She went there right? So, if they were able to get her there, how come they could not bring her back? And as the other thread pointed out, sure, she gained weight in Hungary. But how much weight did she gain that made it completely impossible to get her back?

Did you see what she looked like, missing a let, looked like a beer keg on a single stump, a very difficult shape to heft about. Stupid women did this too herself, any sensible court would have tossed it out, hence the reason why this is being filed in the US where courts will entertain daft actions like this.


User currently offlinebongodog1964 From United Kingdom, joined Oct 2006, 3548 posts, RR: 3
Reply 11, posted (1 year 6 months 3 weeks 7 hours ago) and read 1540 times:

If she'd fed her face rather less, she'd probably still be alive, and might have had the money to pay for a better seat ! When she decided to consume far more calories than she required, she effectively signed her own death warrant.

No sympathy at all, forget rubbish about slow metabolism, " its my glands" etc. She was a glutton who ate herself to death. Her hsuband should feel thankful that he's no longer got a whale to shift around.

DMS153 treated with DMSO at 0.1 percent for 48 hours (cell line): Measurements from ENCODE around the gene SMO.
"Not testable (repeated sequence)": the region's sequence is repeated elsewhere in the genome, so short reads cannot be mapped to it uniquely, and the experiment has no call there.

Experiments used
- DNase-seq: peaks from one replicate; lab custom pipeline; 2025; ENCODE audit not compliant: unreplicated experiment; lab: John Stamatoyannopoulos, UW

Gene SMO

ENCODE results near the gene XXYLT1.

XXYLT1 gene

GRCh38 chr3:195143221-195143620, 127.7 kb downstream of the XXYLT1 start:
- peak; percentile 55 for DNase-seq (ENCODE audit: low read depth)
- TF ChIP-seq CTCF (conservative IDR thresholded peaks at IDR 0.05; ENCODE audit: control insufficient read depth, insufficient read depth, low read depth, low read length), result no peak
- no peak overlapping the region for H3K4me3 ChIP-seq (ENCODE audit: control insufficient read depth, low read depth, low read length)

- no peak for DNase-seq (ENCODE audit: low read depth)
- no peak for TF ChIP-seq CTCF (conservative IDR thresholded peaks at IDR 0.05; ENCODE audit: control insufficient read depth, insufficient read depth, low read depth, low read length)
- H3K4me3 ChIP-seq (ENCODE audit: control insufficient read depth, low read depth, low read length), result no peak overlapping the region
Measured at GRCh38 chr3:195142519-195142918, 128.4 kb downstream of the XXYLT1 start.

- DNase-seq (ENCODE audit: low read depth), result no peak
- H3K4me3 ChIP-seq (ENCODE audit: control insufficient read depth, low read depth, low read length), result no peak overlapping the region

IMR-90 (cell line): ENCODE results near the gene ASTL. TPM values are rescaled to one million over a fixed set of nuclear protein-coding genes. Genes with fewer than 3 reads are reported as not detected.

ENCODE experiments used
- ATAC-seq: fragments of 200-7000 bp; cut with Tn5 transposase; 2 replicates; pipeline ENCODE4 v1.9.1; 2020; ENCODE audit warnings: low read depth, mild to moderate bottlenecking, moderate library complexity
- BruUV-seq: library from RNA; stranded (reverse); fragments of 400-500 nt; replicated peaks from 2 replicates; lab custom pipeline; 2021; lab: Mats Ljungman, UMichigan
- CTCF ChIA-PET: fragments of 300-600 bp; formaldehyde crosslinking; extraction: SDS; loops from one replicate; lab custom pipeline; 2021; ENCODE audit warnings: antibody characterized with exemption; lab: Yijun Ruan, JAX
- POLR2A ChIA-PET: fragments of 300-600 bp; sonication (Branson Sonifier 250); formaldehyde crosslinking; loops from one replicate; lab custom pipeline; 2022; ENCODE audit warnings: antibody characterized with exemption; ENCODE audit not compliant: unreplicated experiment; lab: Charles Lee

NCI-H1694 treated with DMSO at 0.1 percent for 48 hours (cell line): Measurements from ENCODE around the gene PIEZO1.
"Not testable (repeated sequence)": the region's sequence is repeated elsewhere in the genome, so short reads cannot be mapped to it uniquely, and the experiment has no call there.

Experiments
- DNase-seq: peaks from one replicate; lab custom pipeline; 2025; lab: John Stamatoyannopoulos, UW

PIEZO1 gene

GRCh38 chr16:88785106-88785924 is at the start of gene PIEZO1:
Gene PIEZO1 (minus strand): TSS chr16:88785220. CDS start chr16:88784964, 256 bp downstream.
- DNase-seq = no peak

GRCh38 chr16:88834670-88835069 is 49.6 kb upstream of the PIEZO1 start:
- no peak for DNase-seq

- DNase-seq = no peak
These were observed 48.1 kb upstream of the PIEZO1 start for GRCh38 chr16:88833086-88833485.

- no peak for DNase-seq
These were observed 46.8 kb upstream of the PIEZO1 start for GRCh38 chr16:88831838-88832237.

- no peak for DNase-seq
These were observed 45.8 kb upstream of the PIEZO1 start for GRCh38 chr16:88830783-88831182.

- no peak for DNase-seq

Now prepared to be   


User currently offlineAR385 From Mexico, joined Nov 2003, 6177 posts, RR: 30
Reply 12, posted (1 year 6 months 3 weeks 6 hours ago) and read 1523 times:
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Quoting KiwiRob (Reply 10):
Did you see what she looked like, missing a let, looked like a beer keg on a single stump, a very difficult shape to heft about. Stupid women did this too herself, any sensible court would have tossed it out, hence the reason why this is being filed in the US where courts will entertain daft actions like this.

That´s all fine and dandy, but my question remains unanswered. How did she get there in the first place? Did she swim? took a cruise? No. She flew. How come she couldn´t be flown back?



MGGS
User currently offlinealoges From Germany, joined Jan 2006, 8702 posts, RR: 43
Reply 13, posted (1 year 6 months 3 weeks 6 hours ago) and read 1495 times:

Quoting AR385 (Reply 12):
How come she couldn´t be flown back?

The article says that her health deteriorated while she was in Hungary.



Walk together, talk together all ye peoples of the earth. Then, and only then, shall ye have peace.
User currently offlineWildcatYXU From Canada, joined May 2006, 2603 posts, RR: 5
Reply 14, posted (1 year 6 months 3 weeks 6 hours ago) and read 1483 times:

Quoting WestJet747 (Reply 3):
What a joke. My mother is Hungarian and she tells me that the medical care there is up to the standard of of any other western European country.



Well, I'm not sure. While not from Hungary, I'm from that region and I worked in health care. I dare to say that health care in CE still has a long way to go.

Quoting dc9northwest (Reply 4):
It has to be private medical care, though, if it's anything like Romania. That means it probably costs money



I don't think it's a problem, since medical care in CE is still incomparably cheaper than in the USA